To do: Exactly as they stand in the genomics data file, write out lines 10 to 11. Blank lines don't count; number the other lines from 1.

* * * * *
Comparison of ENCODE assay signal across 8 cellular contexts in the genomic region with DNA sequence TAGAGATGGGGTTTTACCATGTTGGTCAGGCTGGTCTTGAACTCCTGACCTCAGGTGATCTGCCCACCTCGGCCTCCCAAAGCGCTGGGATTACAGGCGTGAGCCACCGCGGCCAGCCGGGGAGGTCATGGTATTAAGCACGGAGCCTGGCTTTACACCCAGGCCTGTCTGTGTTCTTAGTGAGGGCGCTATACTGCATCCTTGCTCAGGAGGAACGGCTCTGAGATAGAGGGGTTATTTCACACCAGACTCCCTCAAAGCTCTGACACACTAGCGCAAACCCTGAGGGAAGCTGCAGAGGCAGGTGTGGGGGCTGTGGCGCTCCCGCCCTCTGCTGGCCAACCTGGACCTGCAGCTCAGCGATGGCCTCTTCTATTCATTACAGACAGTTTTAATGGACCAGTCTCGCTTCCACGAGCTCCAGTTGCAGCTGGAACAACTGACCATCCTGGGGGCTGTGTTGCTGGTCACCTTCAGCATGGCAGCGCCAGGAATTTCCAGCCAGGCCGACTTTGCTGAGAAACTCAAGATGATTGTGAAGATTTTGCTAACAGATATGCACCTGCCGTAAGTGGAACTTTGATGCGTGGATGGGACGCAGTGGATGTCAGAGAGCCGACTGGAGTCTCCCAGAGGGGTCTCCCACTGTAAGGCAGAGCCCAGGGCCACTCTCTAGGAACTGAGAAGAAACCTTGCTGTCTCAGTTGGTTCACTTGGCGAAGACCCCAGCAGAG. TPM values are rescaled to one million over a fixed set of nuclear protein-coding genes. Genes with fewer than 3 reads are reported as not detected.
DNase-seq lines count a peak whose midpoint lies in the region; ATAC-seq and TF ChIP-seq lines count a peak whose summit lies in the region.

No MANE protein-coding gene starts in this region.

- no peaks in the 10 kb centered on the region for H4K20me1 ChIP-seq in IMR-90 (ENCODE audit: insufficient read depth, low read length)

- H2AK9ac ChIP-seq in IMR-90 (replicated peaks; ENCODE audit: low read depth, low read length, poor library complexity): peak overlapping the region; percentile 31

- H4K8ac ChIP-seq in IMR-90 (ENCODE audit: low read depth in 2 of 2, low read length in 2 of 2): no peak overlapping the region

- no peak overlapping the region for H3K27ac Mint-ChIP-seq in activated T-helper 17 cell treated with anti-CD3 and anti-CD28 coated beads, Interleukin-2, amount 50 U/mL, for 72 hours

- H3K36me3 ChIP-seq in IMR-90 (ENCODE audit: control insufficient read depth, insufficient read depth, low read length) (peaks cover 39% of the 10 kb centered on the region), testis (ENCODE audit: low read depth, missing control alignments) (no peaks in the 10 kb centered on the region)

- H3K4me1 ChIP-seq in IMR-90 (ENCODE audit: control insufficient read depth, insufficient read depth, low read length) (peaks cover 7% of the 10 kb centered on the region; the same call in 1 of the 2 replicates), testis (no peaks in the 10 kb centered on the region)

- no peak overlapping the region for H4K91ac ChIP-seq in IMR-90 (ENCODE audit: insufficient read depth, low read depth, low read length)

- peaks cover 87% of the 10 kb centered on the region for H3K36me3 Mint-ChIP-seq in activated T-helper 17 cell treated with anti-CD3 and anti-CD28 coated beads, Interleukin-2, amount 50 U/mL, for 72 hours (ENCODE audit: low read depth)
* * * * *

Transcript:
- no peak overlapping the region for H4K91ac ChIP-seq in IMR-90 (ENCODE audit: insufficient read depth, low read depth, low read length)

- peaks cover 87% of the 10 kb centered on the region for H3K36me3 Mint-ChIP-seq in activated T-helper 17 cell treated with anti-CD3 and anti-CD28 coated beads, Interleukin-2, amount 50 U/mL, for 72 hours (ENCODE audit: low read depth)